Quantum key distribution (QKD) could be the next commercial success of quantum physics, and a recent study has taken the field a step closer to this reality. Researchers from the University of Geneva in Switzerland and Corning Incorporated in New York have demonstrated a new QKD prototype that can distribute quantum keys over a distance of 250 km in the lab, improving upon the previous record of 200 km. The scientists hope that the achievement will lead to the goal of distributing quantum keys over intercity distances of 300 km in the near future.
As the researchers explained, the purpose of QKD schemes is to distribute a secret quantum key between two distant locations with security relying on the laws of quantum physics. The idea of QKD was first proposed in 1984, and in 1992, scientists could distribute quantum keys over 32 cm, while the technology has improved from there. Despite these advances, the scientists say, the main challenge is still to achieve higher bit rates over longer distances.
To reach their new record of 250 km, the scientists made three significant improvements to their QKD technique. First, they developed a coherent one way (COW) protocol tailored specifically for quantum communication over optical fiber networks. In addition, they used an improved superconducting single-photon detector to decrease noise, as well as ultra low loss fibers made by Corning to minimize channel loss and improve the distribution rate.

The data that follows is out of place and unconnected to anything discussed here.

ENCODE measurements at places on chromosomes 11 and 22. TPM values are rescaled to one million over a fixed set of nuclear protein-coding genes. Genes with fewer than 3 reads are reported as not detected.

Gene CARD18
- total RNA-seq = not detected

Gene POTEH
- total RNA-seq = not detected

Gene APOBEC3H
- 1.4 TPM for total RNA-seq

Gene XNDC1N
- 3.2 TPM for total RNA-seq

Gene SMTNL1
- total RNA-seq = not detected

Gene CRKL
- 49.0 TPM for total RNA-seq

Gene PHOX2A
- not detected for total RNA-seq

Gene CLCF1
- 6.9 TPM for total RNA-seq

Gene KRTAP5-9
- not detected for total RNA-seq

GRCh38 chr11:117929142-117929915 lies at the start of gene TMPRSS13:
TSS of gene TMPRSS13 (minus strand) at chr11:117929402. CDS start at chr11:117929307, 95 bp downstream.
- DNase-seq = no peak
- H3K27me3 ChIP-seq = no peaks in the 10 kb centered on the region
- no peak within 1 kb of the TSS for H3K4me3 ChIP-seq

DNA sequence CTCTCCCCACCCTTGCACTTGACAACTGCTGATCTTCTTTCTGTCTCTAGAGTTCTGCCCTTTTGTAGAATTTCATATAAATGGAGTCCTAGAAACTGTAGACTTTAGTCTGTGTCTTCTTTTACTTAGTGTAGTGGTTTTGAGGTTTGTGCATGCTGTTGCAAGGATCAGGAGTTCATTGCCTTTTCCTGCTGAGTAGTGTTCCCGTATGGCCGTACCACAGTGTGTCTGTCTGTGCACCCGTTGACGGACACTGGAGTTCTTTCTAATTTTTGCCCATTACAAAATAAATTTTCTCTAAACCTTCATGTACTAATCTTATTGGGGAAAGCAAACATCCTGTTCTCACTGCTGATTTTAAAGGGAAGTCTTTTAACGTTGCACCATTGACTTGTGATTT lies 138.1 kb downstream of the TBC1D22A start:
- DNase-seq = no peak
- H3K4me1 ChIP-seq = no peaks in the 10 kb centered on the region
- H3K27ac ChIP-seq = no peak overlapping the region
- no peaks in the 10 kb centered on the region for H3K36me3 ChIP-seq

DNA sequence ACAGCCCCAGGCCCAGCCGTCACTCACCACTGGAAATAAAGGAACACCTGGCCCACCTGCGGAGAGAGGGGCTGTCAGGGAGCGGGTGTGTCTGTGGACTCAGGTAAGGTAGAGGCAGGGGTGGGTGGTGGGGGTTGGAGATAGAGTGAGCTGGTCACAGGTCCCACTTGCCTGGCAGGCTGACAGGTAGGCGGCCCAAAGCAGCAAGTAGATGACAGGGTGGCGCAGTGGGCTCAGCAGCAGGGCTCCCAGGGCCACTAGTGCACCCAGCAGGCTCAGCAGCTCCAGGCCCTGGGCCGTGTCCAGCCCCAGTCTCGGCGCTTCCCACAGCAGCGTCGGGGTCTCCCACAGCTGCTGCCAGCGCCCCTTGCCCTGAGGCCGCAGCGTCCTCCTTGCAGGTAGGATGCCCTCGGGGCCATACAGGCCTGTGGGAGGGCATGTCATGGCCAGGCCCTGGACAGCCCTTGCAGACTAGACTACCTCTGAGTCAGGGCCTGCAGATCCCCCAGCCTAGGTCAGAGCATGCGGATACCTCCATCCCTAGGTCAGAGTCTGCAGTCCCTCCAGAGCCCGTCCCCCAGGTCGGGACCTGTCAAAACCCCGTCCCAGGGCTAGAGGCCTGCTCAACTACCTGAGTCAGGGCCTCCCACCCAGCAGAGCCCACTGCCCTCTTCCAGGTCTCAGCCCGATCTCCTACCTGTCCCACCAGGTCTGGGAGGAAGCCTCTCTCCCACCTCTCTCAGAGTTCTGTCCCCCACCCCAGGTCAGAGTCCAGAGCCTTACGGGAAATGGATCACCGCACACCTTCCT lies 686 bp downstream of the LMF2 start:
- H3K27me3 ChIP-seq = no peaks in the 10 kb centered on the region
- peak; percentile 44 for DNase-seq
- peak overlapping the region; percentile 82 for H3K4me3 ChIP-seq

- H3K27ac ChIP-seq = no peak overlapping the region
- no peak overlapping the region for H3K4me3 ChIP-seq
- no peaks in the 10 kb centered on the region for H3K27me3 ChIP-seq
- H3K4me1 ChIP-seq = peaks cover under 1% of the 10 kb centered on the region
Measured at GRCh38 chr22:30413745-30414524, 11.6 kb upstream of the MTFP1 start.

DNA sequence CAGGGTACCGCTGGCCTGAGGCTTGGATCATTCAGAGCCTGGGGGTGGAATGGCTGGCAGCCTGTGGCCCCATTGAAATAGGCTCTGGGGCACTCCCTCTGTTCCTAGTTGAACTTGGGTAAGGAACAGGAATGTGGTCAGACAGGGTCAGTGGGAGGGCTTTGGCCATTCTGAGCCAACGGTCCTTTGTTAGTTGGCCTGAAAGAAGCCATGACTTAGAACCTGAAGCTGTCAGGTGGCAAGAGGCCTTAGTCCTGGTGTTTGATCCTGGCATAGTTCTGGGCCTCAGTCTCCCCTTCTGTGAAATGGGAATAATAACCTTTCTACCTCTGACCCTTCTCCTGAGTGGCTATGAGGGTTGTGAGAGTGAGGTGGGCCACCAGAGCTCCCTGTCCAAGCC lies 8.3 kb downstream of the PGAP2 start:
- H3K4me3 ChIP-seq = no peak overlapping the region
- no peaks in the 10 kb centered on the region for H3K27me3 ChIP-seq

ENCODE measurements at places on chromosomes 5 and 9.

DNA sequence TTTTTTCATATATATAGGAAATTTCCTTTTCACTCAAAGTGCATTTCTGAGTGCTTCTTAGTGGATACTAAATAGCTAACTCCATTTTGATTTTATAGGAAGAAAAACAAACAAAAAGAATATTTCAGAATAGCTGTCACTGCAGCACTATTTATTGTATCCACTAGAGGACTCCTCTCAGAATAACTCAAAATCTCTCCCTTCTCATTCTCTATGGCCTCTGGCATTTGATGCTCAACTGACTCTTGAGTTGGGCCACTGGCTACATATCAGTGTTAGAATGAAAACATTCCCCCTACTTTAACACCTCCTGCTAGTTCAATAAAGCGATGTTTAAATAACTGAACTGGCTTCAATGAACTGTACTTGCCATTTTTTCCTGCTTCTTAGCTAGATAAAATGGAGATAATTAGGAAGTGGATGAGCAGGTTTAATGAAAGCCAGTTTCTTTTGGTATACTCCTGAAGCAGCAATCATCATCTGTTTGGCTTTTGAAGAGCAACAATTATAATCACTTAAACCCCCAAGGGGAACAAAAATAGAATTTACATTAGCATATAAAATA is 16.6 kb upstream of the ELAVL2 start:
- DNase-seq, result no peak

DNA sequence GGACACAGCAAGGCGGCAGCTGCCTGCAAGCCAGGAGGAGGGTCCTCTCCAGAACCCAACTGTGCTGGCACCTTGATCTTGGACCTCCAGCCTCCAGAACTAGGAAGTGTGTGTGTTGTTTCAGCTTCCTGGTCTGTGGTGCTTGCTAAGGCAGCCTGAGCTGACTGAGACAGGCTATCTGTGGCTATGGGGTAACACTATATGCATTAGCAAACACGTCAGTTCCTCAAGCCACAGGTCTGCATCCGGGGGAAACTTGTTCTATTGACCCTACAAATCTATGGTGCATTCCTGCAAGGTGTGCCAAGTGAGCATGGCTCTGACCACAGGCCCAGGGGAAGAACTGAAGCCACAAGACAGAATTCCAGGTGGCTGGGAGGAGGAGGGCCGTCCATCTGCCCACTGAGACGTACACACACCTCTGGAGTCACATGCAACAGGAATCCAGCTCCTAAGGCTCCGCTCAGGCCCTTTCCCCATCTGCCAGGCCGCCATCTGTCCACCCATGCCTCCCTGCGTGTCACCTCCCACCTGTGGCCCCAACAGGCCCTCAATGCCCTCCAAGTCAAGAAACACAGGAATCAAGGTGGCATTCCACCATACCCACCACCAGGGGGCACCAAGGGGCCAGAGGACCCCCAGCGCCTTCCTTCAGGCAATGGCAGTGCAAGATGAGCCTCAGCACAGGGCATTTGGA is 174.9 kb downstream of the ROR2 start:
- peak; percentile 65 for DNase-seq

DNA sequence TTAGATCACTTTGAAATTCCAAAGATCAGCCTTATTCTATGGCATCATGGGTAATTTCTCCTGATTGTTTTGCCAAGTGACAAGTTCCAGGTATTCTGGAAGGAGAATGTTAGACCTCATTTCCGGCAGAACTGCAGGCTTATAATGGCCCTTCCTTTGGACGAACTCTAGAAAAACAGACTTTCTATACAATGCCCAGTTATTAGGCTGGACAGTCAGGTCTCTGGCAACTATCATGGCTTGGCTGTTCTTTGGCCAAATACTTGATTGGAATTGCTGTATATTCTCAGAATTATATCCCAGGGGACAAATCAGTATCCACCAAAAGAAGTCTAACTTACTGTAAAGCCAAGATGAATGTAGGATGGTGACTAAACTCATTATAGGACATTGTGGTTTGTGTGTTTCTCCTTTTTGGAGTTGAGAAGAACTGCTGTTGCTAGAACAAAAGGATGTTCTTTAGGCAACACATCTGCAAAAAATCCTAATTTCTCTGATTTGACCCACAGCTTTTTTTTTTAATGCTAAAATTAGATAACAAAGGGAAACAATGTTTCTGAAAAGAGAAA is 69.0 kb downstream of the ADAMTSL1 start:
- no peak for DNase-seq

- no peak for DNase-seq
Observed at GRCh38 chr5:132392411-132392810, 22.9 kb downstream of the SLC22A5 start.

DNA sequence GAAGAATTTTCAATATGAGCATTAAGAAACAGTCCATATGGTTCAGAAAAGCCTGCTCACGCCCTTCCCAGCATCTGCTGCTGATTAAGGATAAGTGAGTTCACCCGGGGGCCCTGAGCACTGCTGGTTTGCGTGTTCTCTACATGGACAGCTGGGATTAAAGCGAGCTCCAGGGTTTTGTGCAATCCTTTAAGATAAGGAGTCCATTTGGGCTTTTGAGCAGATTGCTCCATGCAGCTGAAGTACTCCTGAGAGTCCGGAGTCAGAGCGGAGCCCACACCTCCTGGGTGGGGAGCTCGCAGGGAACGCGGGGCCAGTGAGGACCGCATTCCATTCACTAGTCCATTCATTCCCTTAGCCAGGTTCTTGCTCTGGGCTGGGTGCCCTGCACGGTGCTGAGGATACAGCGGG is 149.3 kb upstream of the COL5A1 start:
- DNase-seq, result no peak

By making these improvements, the physicists could distribute quantum keys in the lab at a rate of 15 bits per second over 250 km of optical fiber, or 6,000 bits per second over 100 km, with low error rates. The system is also fully automated, and can run for hours without human intervention.
That’s 155.343 miles! Impressive…. but somehow, even when this is perfected… somehow I feel certain there will be something we have not yet considered which will allow this encryption to be broken. For example, it is possible to slow photons down and stop them. Perhaps there would be a way to duplicate a stopped photon without tipping your hat.